We all need examples to look up to — mentors we can trust and emulate; role models we can observe and learn from; confidantes and colleagues with whom we can float the germ of an idea and develop it.
There are times and environments when we are especially in need of inspiring figures of our own race, age, gender, or sexual orientation. And there are other forms of bias, as we all know, that set us apart when all we want is to be part of the team. To have a fair shot.
My thanks to 3 Plus International, a global coaching and mentoring consultancy providing programs for High Potential Women, for calling my attention to an article in The Guardian, in which the title really says it all: the perfect role model doesn’t exist – we need visibility and cultural change.
This distinction between role models and a visible presence is an important one.
A role model can inspire, yes. But what about “everyday” motivation that could come from seeing other women in the ranks at all levels? What of the pressure on a single high-level female to somehow fulfill the aspirational-motivational role on her own, while still doing her job?
And to The Guardian’s point: Each individual in management is different; expectations that our role models will be perfect in our eyes, however that is defined, are unrealistic.
The Guardian elaborates:
… what makes a role model is largely subjective. Most female employees are more inspired by realistic, relatable and attainable traits – not just seniority. When women are asked to describe their ideal role model, they often reveal a wide variety of sought-after characteristics, traits and behaviours. From being decisive, intelligent and confident to warm, approachable and inclusive, what makes an ideal role model is often personal and might change over time.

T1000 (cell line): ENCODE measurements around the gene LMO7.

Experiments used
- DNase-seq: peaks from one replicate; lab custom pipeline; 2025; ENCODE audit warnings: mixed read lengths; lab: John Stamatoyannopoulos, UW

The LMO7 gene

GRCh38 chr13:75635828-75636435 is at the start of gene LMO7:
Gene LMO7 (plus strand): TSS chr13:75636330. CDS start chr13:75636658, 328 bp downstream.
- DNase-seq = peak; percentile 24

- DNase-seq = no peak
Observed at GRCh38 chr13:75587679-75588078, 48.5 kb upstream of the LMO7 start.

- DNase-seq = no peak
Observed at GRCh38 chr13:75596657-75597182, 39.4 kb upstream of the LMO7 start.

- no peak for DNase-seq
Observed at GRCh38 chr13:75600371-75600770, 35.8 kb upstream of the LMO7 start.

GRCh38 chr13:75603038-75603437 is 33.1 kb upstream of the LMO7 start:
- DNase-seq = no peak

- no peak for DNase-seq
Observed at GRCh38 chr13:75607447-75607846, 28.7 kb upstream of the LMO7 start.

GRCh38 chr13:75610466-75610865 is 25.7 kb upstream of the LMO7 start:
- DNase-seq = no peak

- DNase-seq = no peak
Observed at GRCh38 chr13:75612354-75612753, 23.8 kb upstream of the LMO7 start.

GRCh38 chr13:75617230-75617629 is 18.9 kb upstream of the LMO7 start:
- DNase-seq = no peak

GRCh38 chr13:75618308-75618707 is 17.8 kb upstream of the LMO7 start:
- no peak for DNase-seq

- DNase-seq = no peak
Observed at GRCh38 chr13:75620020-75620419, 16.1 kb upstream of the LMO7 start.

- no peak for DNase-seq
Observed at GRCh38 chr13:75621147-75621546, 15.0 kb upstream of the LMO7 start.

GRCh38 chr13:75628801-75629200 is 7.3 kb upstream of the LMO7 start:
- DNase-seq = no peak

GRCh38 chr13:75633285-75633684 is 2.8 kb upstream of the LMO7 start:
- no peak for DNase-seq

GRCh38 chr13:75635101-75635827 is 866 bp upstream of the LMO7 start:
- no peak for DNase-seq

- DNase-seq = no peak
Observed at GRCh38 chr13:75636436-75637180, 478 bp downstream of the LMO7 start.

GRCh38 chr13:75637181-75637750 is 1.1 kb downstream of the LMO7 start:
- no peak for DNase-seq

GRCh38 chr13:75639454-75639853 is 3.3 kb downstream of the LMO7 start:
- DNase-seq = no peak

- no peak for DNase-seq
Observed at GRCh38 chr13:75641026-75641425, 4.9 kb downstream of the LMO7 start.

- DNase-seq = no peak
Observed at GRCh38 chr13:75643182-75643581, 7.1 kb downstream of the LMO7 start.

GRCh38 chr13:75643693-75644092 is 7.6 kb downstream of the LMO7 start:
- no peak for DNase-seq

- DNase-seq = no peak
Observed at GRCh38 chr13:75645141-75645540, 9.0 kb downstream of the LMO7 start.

So we must work instead to normalise gender-balanced leadership, shifting away from the preoccupation with role models. …
When we are severely underrepresented in the managerial ranks, or for that matter, in the organization as a whole — whether “we” are people of color, or women, or workers with silver hair and lined foreheads — “we” lose, society loses, the organization loses.
The message isn’t new and it’s a simple one: With diversity comes a richness of experience that can be invaluable.
The Guardian continues:
… The visibility of women at the top demonstrates to other women that it is possible for them to get there too…
Having said this… it is important to recognise that role models and visibility are not one and the same. Role models tend to be more personal, while visibility has a more widespread effect when it comes to changing working culture.
Normalizing gender-balanced leadership. That sounds good to me.
Let’s also remember all the other skills other than leadership that we gain in organizations, where diversity would better prepare us: negotiating, building coalitions, basic communications.
- What does this mean for you, given where you are in your life and your career?
- How important is a role model if you’re getting back into the game after a long absence, shifting directions, or starting over in a new field?
- Where do you find your role models? What do you expect of them?
- Would you be better served by having more people around of your ethnic background, your age, your gender, your sexual orientation?
The Guardian article is worth reading, and I recommend you stop by and check it out.
On a day when many of us are recalling another example of leadership and inspiration, shouldn’t we be thinking about all the ways we can “normalize” the workplace?
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